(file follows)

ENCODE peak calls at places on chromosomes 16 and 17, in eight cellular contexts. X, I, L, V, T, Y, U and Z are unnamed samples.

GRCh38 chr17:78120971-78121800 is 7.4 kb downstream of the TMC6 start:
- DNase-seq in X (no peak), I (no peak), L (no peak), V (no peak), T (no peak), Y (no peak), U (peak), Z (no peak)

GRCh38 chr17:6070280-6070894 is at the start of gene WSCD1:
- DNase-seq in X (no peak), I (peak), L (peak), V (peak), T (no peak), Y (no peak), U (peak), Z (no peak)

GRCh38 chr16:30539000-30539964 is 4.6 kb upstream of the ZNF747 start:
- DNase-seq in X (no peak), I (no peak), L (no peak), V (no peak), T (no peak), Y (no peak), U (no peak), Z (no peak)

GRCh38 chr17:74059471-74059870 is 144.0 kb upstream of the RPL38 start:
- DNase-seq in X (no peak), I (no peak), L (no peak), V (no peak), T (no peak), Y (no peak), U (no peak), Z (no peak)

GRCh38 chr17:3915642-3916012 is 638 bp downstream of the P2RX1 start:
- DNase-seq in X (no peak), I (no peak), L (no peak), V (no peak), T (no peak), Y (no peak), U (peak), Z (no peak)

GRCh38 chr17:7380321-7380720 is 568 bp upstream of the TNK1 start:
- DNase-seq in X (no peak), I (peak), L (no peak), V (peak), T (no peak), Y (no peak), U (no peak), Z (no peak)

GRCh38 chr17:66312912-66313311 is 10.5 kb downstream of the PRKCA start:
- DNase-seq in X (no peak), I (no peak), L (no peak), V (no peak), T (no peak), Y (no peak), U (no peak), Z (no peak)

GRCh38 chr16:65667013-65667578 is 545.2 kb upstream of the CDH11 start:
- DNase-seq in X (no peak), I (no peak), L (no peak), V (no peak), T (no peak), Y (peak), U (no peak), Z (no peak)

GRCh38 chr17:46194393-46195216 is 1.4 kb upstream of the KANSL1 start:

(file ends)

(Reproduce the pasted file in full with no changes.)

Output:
ENCODE peak calls at places on chromosomes 16 and 17, in eight cellular contexts. X, I, L, V, T, Y, U and Z are unnamed samples.

GRCh38 chr17:78120971-78121800 is 7.4 kb downstream of the TMC6 start:
- DNase-seq in X (no peak), I (no peak), L (no peak), V (no peak), T (no peak), Y (no peak), U (peak), Z (no peak)

GRCh38 chr17:6070280-6070894 is at the start of gene WSCD1:
- DNase-seq in X (no peak), I (peak), L (peak), V (peak), T (no peak), Y (no peak), U (peak), Z (no peak)

GRCh38 chr16:30539000-30539964 is 4.6 kb upstream of the ZNF747 start:
- DNase-seq in X (no peak), I (no peak), L (no peak), V (no peak), T (no peak), Y (no peak), U (no peak), Z (no peak)

GRCh38 chr17:74059471-74059870 is 144.0 kb upstream of the RPL38 start:
- DNase-seq in X (no peak), I (no peak), L (no peak), V (no peak), T (no peak), Y (no peak), U (no peak), Z (no peak)

GRCh38 chr17:3915642-3916012 is 638 bp downstream of the P2RX1 start:
- DNase-seq in X (no peak), I (no peak), L (no peak), V (no peak), T (no peak), Y (no peak), U (peak), Z (no peak)

GRCh38 chr17:7380321-7380720 is 568 bp upstream of the TNK1 start:
- DNase-seq in X (no peak), I (peak), L (no peak), V (peak), T (no peak), Y (no peak), U (no peak), Z (no peak)

GRCh38 chr17:66312912-66313311 is 10.5 kb downstream of the PRKCA start:
- DNase-seq in X (no peak), I (no peak), L (no peak), V (no peak), T (no peak), Y (no peak), U (no peak), Z (no peak)

GRCh38 chr16:65667013-65667578 is 545.2 kb upstream of the CDH11 start:
- DNase-seq in X (no peak), I (no peak), L (no peak), V (no peak), T (no peak), Y (peak), U (no peak), Z (no peak)

GRCh38 chr17:46194393-46195216 is 1.4 kb upstream of the KANSL1 start: